Ute Dugan Joins the Parker Institute for Cancer Immunotherapy as Senior Vice President of Clinical Research

SAN FRANCISCO, Feb. 16, 2021 /PRNewswire/ -- The Parker Institute for Cancer Immunotherapy (PICI) announced today the appointment of Ute Dugan, MD, PhD, as Senior Vice President, Clinical Research. In her new role, Dugan oversees PICI's clinical development, regulatory affairs and translational medicine efforts, with a focus on overcoming immunotherapy resistance and advancing novel breakthrough treatment combinations. Dugan comes to PICI from Bristol Myers Squibb (BMS), where her work included extensive clinical partnerships with PICI.

"Dr. Dugan has been an incredible collaborator and champion of PICI's mission over the last several years, and we're excited to welcome her to our team," said Sean Parker, PICI founder and chairman. "In addition to her work as a world-class cancer researcher, she also brings a passionate focus on the patient perspective, making sure that we always remember who we're working for as we pioneer the next breakthroughs in immunotherapy."

As a medical oncologist in Europe and the United States, Dugan's research focused on the development and integration of improved cancer medicines into the treatment standards of solid tumors and hematologic malignancies. As Head of Worldwide Oncology External Medical Affairs at BMS, she created impactful research collaboration models to advance immuno-oncology (I-O) treatments together with partners in academia, professional societies and nonprofit organizations. She began her role in 2016, coinciding with the launch of PICI, and her catalytic approach has accelerated the pace and output of research and impacted BMS' global strategic collaboration business model. Dugan also led the implementation of powerful new tools and applied them to global health equity initiatives, such as building cancer care capacity in low- and middle-income countries.

Dugan originally joined BMS as Executive Director, Global Clinical Research during the formation of the development teams for the pioneering I-O medicines ipilimumab and nivolumab. Before that, her career included stints at Roche/Genentech and Aventis.

"Throughout her career, Dr. Dugan has a proven track record for forging innovative partnerships among academics, practitioners and industry leaders, and that focus and energy has quickened the pace of both research output and clinical impact for patients," said John Connolly, PhD, PICI's Chief Scientific Officer. "She's a perfect fit for the culture of collaboration that PICI exists to foster."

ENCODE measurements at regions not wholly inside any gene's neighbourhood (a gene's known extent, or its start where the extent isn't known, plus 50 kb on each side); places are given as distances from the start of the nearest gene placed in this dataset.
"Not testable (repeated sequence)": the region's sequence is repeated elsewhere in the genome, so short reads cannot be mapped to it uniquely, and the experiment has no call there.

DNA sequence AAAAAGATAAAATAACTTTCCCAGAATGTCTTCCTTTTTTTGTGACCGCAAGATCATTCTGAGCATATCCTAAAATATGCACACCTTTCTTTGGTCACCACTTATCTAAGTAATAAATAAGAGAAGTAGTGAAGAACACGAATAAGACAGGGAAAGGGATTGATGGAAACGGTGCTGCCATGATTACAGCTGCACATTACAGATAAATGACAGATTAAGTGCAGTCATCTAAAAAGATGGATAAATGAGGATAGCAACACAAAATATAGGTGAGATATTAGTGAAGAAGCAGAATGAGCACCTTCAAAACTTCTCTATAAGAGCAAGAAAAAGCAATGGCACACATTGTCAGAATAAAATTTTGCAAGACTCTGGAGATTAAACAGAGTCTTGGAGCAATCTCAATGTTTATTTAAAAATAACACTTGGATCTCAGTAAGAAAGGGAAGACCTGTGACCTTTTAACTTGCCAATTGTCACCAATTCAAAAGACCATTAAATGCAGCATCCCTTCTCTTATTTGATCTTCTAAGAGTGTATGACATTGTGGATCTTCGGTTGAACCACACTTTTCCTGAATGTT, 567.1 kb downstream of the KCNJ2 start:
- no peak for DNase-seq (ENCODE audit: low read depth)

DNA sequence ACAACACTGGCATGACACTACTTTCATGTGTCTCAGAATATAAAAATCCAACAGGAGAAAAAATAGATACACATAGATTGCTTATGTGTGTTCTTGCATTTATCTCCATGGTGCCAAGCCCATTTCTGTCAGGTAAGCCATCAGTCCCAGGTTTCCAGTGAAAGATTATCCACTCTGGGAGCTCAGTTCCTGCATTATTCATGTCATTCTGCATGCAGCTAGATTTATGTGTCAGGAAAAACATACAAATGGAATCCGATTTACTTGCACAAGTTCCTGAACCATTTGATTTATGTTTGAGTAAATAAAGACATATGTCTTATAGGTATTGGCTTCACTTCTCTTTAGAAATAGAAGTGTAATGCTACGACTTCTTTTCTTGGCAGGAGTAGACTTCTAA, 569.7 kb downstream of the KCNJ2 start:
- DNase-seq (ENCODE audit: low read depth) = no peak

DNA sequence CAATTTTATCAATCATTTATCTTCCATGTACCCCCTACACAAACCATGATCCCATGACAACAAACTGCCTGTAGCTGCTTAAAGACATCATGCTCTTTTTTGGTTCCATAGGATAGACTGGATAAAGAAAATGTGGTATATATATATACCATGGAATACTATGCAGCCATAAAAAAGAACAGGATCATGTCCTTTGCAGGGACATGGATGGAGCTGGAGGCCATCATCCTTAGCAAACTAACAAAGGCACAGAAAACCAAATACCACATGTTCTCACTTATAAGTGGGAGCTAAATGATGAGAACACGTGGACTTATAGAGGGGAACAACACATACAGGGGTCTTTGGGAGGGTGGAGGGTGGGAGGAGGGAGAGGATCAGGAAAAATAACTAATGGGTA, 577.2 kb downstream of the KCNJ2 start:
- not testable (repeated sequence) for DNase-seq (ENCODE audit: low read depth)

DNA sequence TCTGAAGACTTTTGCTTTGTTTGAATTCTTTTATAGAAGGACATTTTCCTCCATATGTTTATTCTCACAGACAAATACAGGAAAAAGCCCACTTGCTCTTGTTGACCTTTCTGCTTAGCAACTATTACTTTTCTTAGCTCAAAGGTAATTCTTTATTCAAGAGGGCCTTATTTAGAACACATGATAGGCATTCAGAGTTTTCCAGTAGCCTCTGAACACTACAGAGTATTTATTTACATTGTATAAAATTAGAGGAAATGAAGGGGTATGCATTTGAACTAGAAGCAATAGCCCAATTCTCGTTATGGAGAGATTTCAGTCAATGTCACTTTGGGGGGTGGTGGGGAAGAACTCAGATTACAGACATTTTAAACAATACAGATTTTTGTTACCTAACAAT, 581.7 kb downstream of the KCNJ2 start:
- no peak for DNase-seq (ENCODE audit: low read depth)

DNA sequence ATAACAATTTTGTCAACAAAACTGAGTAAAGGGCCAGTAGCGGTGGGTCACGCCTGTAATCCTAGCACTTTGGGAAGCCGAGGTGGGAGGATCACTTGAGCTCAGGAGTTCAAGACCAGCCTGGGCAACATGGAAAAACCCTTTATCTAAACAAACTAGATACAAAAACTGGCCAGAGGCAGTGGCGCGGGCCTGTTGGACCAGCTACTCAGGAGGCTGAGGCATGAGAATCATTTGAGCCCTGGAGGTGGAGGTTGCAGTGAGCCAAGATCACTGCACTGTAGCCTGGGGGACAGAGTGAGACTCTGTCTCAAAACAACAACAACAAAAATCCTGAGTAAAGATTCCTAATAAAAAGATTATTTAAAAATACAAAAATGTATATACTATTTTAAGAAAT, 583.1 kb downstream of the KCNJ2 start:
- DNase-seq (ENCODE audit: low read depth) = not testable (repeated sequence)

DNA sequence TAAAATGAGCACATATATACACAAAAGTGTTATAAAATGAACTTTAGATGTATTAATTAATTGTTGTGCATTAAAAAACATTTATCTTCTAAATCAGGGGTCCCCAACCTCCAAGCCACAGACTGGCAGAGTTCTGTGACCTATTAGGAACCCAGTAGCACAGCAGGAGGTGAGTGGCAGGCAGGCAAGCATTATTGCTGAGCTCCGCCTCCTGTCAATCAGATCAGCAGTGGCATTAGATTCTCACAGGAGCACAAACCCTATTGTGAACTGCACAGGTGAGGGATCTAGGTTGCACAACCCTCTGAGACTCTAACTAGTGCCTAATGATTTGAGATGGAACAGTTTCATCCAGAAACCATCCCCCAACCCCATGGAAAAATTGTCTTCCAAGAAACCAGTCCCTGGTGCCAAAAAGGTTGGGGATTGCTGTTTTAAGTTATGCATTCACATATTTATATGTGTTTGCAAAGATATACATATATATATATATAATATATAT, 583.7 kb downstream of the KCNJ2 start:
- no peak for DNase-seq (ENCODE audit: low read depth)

"PICI is bringing together the brightest academic and scientific minds with the goal to create significant therapeutic advances for cancer patients," Dugan said. "PICI is uniquely positioned to integrate and leverage the best experts in the field to help solve some of cancer's most intractable problems."

Dugan earned her MD degree and PhD degree in environmental health and toxicology at the Heinrich Heine University Medical School in Dusseldorf, Germany. She served as associate professor for medical oncology and senior physician at the University Clinic of the West German Cancer and Transplant Center in Essen, Germany.

About the Parker Institute for Cancer Immunotherapy
The Parker Institute for Cancer Immunotherapy (PICI) is radically changing the way cancer research is done. Founded in 2016 through a $250 million gift from Silicon Valley entrepreneur and philanthropist Sean Parker, the San Francisco-based nonprofit is an unprecedented collaboration between the country's leading immunotherapy researchers and cancer centers, including Memorial Sloan Kettering Cancer Center, Stanford Medicine, the University of California, Los Angeles, the University of California, San Francisco, the University of Pennsylvania and The University of Texas MD Anderson Cancer Center. The institute also supports top researchers at other institutions, including City of Hope, Dana-Farber Cancer Institute, Fred Hutchinson Cancer Research Center, Icahn School of Medicine at Mount Sinai, Institute for Systems Biology and Washington University School of Medicine in St. Louis. By forging alliances with academic, industry and nonprofit partners, PICI makes big bets on bold research to fulfill its mission: to accelerate the development of breakthrough immune therapies to turn all cancers into curable diseases. Find out more at www.parkerici.org.

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SOURCE Parker Institute for Cancer Immunotherapy

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